Tip of volcano is divers' haven. Hawaii's Molokini crater: most popular skin-diving spot in Maui
Molokini Island, Hawaii
From the air, the tiny islet of Molokini crater looks like the sliver of a new moon floating in the depths of a turquoise sea. Actually, this little island is all that remains of a once active volcano crater that, over the centuries, has been eroding back to the sea whence it rose some 10,000 years ago. The island itself is now a bird sanctuary, and the waters within its sweeping protective arm encircle an underwater marine preserve, protecting schools of blossom-bright tropical fish and marine life. Molokini is the most popular skin-diving spot in Maui.
Several days of rough weather prevented any tour of Molokini during early days of December. Finally the sea calmed, the sun came out as brightly as it ever can, and a jovial, high-energy crew greeted 60 excited divers as we clambered aboard the Ocean Activities Center's catamaran Wailea Kai out of Maalaea Harbor.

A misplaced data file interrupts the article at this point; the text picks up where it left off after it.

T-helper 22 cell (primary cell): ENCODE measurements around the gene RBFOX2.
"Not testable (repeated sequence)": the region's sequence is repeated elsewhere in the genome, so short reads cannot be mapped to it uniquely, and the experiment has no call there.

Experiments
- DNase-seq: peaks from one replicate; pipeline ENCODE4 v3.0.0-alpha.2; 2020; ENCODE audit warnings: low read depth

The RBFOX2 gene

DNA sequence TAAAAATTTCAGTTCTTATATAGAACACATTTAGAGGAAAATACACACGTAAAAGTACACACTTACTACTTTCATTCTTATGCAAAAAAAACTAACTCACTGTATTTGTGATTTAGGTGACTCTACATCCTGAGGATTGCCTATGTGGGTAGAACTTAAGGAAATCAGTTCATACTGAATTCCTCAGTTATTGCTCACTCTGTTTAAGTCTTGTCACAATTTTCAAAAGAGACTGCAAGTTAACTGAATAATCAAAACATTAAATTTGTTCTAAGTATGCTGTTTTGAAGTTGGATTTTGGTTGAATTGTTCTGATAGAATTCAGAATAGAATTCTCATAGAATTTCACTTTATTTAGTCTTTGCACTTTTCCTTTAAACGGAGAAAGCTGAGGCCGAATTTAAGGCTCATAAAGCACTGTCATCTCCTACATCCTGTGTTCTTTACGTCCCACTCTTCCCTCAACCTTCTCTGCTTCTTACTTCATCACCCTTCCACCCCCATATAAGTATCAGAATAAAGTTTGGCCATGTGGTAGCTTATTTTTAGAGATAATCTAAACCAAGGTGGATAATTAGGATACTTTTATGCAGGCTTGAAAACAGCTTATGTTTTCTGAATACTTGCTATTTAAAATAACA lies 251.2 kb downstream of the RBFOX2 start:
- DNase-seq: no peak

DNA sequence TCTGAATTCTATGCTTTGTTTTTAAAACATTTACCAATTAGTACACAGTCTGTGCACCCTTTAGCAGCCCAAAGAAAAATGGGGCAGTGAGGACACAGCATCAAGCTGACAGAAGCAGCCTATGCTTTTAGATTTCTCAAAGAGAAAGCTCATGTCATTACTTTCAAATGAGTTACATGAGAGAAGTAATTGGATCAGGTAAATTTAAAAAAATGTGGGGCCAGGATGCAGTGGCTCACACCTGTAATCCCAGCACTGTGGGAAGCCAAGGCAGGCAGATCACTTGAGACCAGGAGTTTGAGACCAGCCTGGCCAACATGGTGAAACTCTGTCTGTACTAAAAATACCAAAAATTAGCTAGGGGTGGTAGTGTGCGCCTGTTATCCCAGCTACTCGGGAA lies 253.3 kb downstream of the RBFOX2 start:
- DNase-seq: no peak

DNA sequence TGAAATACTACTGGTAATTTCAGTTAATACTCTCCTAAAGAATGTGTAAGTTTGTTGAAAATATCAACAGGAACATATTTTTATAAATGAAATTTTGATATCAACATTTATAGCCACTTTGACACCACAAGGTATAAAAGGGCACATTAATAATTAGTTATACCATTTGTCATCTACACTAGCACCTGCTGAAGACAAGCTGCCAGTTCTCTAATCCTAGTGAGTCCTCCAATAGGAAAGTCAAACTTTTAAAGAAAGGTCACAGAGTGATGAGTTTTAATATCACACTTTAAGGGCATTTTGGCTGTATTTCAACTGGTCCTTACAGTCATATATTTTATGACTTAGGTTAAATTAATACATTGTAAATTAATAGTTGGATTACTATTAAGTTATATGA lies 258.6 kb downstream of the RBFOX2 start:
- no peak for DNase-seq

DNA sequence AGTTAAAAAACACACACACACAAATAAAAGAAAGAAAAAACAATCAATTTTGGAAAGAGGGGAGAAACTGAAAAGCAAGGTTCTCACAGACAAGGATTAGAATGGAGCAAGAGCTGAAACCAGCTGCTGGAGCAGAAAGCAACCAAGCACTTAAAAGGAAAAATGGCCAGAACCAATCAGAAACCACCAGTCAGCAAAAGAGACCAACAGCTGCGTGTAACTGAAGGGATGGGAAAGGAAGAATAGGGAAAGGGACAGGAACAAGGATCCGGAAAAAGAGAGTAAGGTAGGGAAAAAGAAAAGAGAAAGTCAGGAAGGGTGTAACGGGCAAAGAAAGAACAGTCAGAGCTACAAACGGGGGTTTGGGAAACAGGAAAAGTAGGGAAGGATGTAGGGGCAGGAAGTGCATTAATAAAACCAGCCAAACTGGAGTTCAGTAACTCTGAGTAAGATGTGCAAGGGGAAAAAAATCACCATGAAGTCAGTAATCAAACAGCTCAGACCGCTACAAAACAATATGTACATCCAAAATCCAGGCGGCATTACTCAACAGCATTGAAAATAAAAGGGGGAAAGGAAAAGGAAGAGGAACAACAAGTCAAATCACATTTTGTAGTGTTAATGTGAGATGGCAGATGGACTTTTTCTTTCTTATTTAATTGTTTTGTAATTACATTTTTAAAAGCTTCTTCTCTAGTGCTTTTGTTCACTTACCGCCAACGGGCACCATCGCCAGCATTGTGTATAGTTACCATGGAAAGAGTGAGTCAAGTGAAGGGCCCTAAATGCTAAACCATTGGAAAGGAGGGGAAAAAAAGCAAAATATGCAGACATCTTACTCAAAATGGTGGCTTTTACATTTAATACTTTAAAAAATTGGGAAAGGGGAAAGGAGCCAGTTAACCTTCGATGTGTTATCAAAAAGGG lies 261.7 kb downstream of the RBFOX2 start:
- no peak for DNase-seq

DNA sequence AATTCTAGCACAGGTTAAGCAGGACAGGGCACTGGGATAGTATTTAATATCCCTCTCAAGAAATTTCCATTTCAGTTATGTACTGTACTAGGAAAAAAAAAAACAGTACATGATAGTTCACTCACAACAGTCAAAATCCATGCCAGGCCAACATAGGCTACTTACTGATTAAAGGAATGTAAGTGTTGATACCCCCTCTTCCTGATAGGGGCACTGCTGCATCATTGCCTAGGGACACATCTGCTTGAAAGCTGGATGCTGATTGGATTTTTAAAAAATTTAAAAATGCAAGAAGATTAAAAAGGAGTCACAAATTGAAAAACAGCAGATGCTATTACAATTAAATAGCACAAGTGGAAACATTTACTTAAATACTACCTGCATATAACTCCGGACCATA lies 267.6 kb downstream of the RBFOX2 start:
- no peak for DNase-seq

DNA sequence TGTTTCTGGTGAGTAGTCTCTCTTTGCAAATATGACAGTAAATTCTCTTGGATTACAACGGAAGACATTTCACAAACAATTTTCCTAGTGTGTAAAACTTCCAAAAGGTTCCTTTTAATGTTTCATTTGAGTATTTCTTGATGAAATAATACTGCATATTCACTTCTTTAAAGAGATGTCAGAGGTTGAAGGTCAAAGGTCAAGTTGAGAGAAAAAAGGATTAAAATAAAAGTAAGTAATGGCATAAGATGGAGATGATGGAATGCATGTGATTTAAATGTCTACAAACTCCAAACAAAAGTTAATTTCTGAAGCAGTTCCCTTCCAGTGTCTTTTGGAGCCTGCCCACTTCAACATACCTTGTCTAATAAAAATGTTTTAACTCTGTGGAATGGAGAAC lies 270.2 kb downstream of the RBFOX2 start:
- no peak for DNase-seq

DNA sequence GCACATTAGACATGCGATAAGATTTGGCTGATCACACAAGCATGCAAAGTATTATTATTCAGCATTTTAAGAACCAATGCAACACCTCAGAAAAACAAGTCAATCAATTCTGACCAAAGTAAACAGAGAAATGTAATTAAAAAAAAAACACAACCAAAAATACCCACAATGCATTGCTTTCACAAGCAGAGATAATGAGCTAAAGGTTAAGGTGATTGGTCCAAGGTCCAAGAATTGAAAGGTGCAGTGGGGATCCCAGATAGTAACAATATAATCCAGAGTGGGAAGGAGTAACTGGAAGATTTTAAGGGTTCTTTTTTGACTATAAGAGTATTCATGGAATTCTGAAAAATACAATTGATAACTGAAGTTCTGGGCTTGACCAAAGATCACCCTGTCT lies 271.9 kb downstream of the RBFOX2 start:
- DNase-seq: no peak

Tony - crew member, bus driver, diving instructor, and stand-up comic - introduced the international crew, including a diver from Tokyo whose job, Tony said, was to keep these Japanese tourists happy.
A Mexican crew member was responsible for the Spanish-speaking tourists on board. A show of hands revealed no Spanish-speaking tourists, and Tony ribbed him for failing to get any Spanish-speaking folks to sign up for the cruise. ``Better do better next season, or you're shark bait,'' Tony teased to the delight of all on board - including the crew, who laughed along as if they were hearing Tony's jokes for the first time.
The sail to Molokini takes about an hour. Those who choose, and have an extra $10, may do some trolling for fish along the way. Or, for free, just scan the waters for humpback whales, or count the dolphins that follow the boat.
Those who were qualified to scuba-dive were briefed while the snorkeling majority got instructions on skin diving. Most on board were malihinis (newcomers) to the sport of snorkeling. ``We have flippers in sizes up to 14,'' said Tony, slapping a pair together like a trained seal. ``If your feet are bigger than size 14, you don't need flippers,'' he laughed.